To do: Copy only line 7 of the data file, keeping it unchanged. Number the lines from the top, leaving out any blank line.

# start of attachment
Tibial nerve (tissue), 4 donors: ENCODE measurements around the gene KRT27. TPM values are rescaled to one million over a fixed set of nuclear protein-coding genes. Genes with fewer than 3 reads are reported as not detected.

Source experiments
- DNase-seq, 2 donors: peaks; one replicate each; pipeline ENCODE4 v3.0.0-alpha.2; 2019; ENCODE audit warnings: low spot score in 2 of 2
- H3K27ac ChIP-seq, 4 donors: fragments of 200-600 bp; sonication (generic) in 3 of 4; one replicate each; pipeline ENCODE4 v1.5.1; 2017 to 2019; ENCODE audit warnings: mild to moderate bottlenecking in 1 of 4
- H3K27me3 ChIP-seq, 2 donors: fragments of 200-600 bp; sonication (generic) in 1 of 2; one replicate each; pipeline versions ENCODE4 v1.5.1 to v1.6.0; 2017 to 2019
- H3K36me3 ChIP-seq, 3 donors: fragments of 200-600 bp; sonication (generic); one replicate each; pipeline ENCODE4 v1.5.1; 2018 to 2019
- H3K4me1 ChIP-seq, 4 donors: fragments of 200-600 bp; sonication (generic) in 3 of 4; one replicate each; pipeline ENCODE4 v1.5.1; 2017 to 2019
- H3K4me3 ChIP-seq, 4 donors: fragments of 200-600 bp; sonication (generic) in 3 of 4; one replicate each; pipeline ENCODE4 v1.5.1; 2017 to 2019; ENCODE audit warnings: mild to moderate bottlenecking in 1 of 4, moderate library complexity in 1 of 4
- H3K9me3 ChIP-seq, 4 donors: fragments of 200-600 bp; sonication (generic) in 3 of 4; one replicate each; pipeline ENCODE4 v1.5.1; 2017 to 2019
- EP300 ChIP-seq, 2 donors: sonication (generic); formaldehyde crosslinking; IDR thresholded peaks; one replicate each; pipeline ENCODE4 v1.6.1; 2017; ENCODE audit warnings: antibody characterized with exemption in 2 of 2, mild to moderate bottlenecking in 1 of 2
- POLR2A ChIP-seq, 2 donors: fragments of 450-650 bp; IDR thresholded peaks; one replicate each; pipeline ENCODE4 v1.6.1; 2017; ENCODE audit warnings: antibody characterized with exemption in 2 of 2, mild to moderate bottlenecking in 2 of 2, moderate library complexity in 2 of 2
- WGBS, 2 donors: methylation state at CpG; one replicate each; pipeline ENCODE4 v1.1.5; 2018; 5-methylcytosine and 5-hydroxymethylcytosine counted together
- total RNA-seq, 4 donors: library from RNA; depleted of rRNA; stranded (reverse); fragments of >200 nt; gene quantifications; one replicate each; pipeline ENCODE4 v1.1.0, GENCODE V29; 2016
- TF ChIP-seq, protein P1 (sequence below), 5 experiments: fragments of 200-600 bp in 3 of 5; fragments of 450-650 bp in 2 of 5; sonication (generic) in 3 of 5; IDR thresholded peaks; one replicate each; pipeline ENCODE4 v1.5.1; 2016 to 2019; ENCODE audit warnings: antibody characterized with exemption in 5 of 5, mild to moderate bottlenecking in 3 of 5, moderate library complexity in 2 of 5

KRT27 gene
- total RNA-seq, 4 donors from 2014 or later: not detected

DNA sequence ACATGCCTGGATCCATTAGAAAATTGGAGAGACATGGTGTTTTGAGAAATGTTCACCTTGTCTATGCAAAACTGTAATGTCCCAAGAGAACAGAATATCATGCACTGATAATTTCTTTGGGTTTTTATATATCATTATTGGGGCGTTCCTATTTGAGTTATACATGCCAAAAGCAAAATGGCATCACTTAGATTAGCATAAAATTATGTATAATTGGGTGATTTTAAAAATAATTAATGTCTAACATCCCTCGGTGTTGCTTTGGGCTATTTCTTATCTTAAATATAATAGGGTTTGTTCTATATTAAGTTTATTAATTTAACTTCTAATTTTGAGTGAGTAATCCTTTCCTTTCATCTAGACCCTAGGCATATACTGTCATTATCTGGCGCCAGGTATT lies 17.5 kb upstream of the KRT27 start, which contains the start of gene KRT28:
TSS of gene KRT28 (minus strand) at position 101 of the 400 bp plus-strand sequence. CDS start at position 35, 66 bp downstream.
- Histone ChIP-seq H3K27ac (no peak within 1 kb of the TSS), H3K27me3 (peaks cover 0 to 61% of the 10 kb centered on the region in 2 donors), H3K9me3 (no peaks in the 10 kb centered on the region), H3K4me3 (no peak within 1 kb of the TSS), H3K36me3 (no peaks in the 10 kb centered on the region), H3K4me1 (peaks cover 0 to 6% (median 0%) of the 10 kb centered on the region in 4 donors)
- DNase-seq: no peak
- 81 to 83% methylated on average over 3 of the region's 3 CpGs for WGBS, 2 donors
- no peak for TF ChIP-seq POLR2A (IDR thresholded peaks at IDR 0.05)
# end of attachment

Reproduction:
- H3K4me1 ChIP-seq, 4 donors: fragments of 200-600 bp; sonication (generic) in 3 of 4; one replicate each; pipeline ENCODE4 v1.5.1; 2017 to 2019